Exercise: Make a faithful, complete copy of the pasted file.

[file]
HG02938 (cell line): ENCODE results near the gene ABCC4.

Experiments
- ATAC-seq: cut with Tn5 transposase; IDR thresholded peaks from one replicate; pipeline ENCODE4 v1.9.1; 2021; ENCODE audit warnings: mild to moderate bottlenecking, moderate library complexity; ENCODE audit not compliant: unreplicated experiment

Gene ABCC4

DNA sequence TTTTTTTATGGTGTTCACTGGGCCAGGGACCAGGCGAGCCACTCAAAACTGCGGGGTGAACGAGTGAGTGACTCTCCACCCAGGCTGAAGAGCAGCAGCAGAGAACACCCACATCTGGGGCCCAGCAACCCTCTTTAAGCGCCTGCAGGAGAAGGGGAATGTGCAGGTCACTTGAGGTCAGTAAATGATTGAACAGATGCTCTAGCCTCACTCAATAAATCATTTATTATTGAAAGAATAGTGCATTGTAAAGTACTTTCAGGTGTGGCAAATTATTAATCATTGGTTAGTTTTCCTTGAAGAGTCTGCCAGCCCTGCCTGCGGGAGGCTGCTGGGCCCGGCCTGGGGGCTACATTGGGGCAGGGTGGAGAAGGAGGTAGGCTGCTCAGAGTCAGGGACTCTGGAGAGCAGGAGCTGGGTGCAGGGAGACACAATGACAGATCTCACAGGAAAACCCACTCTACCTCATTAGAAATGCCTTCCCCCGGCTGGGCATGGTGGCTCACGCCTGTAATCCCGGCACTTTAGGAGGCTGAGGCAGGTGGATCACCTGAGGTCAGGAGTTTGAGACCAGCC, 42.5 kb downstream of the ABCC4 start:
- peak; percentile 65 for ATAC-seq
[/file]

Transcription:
HG02938 (cell line): ENCODE results near the gene ABCC4.

Experiments
- ATAC-seq: cut with Tn5 transposase; IDR thresholded peaks from one replicate; pipeline ENCODE4 v1.9.1; 2021; ENCODE audit warnings: mild to moderate bottlenecking, moderate library complexity; ENCODE audit not compliant: unreplicated experiment

Gene ABCC4

DNA sequence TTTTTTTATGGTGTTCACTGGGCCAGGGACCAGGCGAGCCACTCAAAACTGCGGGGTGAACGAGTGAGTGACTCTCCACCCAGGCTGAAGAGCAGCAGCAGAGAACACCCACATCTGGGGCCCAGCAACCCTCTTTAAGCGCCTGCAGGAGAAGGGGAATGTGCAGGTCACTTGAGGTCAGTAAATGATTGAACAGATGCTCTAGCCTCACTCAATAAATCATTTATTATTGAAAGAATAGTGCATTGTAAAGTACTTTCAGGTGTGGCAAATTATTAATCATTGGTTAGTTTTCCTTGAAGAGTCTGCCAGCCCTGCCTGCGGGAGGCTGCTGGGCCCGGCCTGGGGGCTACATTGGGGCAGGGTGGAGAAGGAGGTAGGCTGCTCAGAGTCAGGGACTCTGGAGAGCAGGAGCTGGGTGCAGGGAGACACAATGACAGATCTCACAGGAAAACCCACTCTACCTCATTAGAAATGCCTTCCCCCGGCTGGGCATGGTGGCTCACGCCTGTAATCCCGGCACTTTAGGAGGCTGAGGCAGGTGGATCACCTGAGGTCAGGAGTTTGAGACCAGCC, 42.5 kb downstream of the ABCC4 start:
- peak; percentile 65 for ATAC-seq